There's going to be an election here in California next Tuesday. You can feel it in the air. You can see it on the streets. You can find it stuffed into your mailbox. Even as Al Gore invites us to listen to his "Inconvenient Truth," we find ourselves buried under a giant Sequoia's worth of leaflets, flyers and pamphlets. It makes me think of the unholy irony of the bulky mailers my wife gets with frightening regularity from the "Save The Redwoods" foundation.
I'm tired of all the paper. I've stopped reading most of it since one flyer will contradict another in a stack of twenty dislodged from my mailbox this afternoon. These days you have to be clever how you align yourself in California politics. It's generally a good idea to distance yourself from "The Governator," but it's still important to tout your ability to work in bipartisan cooperation with the powers that be. When the phone rings now, I know it's a fifty-fifty shot that there will be a recorded voice on the other end spitting vitriol or shaming me for not seeing things their way.
Some of the nastiest bits are flying around Oakland's mayoral race. The three front runners seem content to gnaw on each other's entrails while three lesser known candidates shout from the relative safety of obscurity. Arnie Fields, Ron Oznowicz, and Hector Renya all believe they have what it takes to run a city. Fields, who condemns the current city government as dysfunctional and corrupt, promises to "rock the establishment" by uniting Oaklanders and keeping the Oakland A's from moving to Fremont. Oznowicz, who has participated in most of the mayoral debates, said he decided to run for mayor after realizing the city needed a chief executive officer — someone to wrangle the bureaucracy while keeping an eye on the big picture. Reyna attends most of the council meetings, his black stretch limo plastered with campaign signs and bumper stickers supporting President Bush parked outside of City Hall. His remarks often end with him shouting at council members and being escorted from the microphone by an Oakland police officer.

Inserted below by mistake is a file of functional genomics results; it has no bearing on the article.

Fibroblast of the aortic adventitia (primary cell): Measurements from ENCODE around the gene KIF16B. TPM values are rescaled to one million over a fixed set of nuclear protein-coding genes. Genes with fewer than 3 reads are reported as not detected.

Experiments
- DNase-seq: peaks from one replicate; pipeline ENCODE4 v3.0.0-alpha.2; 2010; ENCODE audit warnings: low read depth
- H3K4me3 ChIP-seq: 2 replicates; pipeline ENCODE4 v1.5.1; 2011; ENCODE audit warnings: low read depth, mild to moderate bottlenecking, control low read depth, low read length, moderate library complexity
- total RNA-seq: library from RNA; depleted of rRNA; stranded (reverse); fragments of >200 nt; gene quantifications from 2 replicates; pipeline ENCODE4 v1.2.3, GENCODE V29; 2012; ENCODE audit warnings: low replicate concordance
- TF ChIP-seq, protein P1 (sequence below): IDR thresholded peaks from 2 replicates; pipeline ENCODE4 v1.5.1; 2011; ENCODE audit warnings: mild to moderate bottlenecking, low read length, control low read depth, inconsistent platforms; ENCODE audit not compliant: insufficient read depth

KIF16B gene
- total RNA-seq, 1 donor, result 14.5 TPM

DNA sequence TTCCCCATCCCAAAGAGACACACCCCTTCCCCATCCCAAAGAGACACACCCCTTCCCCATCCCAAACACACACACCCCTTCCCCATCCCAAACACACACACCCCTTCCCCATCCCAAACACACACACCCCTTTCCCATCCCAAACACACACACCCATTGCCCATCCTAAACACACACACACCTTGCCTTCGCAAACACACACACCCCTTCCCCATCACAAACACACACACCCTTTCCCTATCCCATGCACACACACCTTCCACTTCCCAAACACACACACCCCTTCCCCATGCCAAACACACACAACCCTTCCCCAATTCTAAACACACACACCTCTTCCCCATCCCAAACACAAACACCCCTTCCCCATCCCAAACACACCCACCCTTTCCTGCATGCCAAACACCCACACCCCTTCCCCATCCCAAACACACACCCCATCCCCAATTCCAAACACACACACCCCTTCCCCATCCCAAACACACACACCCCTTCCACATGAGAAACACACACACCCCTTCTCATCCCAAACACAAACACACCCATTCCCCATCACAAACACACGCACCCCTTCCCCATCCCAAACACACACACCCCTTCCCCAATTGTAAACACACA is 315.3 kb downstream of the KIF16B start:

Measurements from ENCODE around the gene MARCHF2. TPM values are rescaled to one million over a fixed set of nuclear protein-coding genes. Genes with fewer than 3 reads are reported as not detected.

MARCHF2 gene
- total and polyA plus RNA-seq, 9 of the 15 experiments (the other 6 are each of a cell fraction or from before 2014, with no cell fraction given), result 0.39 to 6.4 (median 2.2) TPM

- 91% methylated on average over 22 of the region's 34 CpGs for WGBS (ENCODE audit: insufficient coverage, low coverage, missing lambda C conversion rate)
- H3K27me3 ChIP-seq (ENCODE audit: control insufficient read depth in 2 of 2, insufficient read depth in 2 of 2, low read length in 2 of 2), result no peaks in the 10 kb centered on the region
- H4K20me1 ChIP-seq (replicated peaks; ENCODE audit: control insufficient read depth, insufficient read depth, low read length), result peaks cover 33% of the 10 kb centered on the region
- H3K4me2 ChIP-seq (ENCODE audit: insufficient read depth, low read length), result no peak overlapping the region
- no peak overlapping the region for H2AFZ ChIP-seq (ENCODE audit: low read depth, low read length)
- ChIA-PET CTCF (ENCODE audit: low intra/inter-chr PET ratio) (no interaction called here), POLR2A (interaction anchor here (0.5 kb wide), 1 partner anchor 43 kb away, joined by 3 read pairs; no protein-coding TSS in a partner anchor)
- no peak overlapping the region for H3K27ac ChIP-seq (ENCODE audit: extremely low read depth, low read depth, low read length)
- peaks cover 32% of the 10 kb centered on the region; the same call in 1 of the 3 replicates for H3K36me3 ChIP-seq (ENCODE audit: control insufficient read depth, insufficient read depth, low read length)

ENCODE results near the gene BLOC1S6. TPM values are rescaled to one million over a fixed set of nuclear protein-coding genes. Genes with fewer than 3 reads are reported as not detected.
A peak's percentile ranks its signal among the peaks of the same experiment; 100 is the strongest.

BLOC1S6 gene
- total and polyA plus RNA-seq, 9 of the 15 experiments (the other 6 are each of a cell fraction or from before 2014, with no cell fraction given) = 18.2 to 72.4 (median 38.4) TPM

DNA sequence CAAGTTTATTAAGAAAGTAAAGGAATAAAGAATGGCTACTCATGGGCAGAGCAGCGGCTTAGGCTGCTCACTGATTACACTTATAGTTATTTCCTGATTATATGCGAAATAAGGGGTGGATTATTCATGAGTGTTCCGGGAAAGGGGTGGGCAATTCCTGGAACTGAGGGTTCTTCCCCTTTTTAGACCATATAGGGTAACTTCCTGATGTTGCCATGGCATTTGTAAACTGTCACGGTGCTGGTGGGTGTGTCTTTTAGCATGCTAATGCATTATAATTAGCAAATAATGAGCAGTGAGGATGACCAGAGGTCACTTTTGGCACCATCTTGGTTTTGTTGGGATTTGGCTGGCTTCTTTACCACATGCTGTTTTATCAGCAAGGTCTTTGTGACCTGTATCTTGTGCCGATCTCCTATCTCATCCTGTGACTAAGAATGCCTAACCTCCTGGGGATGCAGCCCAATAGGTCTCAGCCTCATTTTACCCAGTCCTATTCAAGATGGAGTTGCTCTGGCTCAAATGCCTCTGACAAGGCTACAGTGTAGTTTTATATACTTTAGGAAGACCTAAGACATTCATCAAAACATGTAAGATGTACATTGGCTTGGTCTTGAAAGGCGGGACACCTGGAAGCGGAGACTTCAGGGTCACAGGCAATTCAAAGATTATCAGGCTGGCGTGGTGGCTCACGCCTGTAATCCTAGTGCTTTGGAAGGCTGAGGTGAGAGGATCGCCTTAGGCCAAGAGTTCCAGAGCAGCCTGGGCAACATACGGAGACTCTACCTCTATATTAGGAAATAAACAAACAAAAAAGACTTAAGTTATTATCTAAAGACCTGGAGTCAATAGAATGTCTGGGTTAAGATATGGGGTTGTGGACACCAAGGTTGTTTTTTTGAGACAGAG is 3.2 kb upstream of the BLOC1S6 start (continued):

The main thing I take away from all of this is that slice of the American Dream that tastes like anyone can grow up to be President - or Mayor. And after June sixth, they can stop stuffing my mailbox and calling my house.